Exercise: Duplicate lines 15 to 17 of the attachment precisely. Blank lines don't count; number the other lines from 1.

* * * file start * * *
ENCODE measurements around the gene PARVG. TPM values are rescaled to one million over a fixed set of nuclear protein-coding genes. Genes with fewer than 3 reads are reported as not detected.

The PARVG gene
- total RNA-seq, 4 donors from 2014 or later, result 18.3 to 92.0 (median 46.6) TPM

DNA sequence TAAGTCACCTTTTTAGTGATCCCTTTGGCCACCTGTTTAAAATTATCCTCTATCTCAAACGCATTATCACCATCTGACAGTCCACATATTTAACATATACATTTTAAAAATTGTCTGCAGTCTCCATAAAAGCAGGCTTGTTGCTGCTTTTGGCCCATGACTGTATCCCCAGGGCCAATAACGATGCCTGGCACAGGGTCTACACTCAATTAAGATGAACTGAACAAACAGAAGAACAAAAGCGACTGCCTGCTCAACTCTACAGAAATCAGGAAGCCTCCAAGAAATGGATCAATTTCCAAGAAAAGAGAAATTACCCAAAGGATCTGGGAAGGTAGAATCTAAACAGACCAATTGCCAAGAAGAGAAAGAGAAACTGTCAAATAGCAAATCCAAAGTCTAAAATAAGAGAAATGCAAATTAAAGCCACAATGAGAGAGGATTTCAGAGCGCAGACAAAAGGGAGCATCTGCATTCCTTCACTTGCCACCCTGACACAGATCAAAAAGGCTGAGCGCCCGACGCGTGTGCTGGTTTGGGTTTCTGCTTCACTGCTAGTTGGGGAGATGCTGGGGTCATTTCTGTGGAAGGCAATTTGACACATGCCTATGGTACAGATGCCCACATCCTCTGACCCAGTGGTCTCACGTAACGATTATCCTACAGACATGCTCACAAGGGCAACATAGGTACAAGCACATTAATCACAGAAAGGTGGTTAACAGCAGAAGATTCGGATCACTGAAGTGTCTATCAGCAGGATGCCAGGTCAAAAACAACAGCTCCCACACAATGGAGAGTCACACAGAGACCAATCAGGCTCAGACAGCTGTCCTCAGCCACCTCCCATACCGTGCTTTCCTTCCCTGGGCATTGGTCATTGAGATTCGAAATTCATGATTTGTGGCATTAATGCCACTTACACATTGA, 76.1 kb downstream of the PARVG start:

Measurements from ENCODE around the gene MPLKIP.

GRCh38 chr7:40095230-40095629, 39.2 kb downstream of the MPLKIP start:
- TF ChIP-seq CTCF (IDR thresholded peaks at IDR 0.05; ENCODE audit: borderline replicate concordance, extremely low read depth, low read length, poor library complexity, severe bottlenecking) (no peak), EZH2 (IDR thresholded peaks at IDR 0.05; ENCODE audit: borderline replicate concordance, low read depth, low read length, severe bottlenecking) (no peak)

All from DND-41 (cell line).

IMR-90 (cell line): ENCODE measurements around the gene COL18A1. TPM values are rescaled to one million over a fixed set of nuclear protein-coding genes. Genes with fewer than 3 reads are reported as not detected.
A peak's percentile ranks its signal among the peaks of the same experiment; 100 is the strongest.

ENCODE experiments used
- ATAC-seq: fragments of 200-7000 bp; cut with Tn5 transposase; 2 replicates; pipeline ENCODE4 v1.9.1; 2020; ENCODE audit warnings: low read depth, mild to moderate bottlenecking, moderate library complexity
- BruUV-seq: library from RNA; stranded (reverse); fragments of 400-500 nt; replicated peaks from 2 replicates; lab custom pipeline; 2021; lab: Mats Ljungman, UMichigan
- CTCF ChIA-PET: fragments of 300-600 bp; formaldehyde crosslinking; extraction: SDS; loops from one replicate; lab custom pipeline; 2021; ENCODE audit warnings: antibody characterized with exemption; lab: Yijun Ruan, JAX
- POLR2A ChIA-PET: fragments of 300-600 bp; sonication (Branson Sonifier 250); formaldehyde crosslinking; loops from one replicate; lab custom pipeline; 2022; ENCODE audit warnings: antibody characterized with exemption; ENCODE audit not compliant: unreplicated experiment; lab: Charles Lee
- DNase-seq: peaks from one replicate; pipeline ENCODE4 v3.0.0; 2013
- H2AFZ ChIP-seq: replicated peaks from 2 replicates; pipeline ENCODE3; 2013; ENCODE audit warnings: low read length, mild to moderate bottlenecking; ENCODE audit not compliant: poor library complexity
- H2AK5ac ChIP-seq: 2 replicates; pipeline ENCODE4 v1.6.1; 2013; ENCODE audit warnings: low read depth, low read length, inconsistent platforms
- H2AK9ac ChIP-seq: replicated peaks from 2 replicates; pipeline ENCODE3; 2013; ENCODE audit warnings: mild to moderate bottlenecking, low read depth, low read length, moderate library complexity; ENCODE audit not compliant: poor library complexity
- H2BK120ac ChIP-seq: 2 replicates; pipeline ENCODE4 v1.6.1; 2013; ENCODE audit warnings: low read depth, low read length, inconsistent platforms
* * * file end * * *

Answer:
- POLR2A ChIA-PET: fragments of 300-600 bp; sonication (Branson Sonifier 250); formaldehyde crosslinking; loops from one replicate; lab custom pipeline; 2022; ENCODE audit warnings: antibody characterized with exemption; ENCODE audit not compliant: unreplicated experiment; lab: Charles Lee
- DNase-seq: peaks from one replicate; pipeline ENCODE4 v3.0.0; 2013
- H2AFZ ChIP-seq: replicated peaks from 2 replicates; pipeline ENCODE3; 2013; ENCODE audit warnings: low read length, mild to moderate bottlenecking; ENCODE audit not compliant: poor library complexity